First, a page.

You get a tablet! And you get a tablet!
Just a few short years ago, it seemed like tablets were the technology to hop aboard a bandwagon with. Combining the best of smartphone and computer technology, tablets quickly became a hot commodity.
However, the fad seems to be over as quickly as it came. There has been a noticeable decline in ads for tablets and the initial fans seem to be focusing their attention elsewhere.
Five signs of decline
Globalwebindex recently published “Five Signs the Tablet Boom is Over.” Along with their research are infographics that include statistics to support the decline of tablet usage.
First off, ownership figures seem to have hit their peak. Only have of the Internet’s users own a personal tablet, and even that figure is decreasing.
Competition with smartphones
At the beginning of 2015, 47 percent of users claimed to own a tablet, but now that figure is down to 42 percent. And, there seems to be a negative correlation with smartphones, whose popularity continues to increase. Demographics may play a role here, as younger generations tend to prefer smartphones to tablets.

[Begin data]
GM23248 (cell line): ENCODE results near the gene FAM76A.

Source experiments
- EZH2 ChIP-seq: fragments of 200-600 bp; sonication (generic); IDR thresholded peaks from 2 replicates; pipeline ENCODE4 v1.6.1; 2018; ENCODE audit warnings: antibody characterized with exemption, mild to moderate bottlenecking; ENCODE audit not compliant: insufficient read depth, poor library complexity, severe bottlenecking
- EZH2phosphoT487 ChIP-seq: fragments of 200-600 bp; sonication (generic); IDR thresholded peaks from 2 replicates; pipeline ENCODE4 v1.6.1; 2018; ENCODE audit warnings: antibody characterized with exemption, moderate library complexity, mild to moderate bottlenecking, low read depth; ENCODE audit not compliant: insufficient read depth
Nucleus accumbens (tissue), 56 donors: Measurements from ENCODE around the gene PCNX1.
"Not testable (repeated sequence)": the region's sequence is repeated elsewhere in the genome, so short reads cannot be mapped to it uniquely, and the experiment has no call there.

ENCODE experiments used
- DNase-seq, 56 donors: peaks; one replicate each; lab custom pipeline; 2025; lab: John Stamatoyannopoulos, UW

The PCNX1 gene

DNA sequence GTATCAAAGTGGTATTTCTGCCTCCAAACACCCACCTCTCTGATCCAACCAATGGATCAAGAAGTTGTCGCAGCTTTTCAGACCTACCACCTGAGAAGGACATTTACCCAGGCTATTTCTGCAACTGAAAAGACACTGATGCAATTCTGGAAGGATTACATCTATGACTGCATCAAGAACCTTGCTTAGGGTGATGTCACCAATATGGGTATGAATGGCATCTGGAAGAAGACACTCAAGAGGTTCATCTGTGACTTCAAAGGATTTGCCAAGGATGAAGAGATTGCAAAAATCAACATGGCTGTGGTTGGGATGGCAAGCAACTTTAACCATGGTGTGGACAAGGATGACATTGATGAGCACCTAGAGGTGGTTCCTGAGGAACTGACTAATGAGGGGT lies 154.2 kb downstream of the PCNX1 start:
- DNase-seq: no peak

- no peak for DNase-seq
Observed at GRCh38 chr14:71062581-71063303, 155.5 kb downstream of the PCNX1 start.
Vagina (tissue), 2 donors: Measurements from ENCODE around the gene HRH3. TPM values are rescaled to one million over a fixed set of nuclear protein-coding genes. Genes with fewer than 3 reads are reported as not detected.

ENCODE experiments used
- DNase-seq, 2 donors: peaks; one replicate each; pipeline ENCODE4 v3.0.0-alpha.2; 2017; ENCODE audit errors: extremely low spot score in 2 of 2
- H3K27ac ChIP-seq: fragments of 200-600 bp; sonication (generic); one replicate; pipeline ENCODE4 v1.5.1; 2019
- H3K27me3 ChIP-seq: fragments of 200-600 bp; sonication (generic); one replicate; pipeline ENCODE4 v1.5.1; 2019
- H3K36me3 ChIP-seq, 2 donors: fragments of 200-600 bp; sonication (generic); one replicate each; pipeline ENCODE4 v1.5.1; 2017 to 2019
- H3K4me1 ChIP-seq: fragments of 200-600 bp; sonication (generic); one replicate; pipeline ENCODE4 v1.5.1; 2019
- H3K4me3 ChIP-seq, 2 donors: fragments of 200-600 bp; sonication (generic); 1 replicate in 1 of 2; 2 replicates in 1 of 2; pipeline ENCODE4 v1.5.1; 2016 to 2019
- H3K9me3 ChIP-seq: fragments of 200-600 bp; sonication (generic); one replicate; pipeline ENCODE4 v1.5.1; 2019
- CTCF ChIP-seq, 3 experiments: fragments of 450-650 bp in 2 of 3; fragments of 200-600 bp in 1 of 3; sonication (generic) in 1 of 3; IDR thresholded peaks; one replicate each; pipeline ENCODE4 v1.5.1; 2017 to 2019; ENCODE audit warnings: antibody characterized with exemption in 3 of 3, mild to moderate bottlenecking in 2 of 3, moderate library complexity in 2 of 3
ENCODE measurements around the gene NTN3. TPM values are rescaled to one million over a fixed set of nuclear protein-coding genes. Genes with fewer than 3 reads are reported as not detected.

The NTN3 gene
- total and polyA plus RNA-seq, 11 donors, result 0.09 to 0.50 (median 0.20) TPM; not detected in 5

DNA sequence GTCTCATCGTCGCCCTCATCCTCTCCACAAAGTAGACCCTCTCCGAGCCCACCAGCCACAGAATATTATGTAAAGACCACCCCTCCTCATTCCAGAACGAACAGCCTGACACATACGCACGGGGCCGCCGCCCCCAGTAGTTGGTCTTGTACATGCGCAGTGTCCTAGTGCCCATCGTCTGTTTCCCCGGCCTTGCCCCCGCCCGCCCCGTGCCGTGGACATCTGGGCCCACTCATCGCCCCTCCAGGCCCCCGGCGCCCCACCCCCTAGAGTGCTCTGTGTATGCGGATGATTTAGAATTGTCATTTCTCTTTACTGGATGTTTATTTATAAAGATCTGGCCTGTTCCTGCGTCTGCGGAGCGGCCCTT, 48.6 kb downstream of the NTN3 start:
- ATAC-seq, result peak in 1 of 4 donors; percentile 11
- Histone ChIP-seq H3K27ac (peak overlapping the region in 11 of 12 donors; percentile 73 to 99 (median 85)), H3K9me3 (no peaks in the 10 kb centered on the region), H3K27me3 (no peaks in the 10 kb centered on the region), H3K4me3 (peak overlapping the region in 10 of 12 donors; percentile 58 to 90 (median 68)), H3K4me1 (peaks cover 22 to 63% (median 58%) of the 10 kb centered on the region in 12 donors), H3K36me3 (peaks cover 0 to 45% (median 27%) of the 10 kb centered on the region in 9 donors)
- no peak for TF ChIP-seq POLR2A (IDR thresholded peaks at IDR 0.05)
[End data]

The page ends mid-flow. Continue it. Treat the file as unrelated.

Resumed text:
Second, usage is declining after it peaked earlier this decade. This year is the first in which there is a noticeable decline in usage.
Demographics to blame?
Again, demographics may play a part. Usage steadily increased from 2011 to 2015, but in 2016 there was a two percent decline.
Next, only four percent of users claim that tablets are the most important device. Importance or significance is attributed to smartphones, laptops, desktops, and tablets, respectively.
Multipurpose is waning
In addition, tablets are declining as a second-screening device. At one point in time, tablets were popular for dual-screening purposes; now, that too is being etched out by smartphones.
In 2011, around 61 percent of both smartphone and tablet users stated to perform dual-screening while watching television. Smartphones have remained steady, while tablets have decreased to 41 percent.
Take your smartphone when you go
With all of this in mind, the fifth element of decline is that former tablet users are now more likely to use their smartphones for most activities. This only makes sense as we tend to have our smartphones with us at all times, as opposed to tablets that generally stay at home.
It may also be important to consider the fact that people may generally not upgrade their tablets they way they do their smartphones. As a result, novelty of tablet usage may be likely to wear off.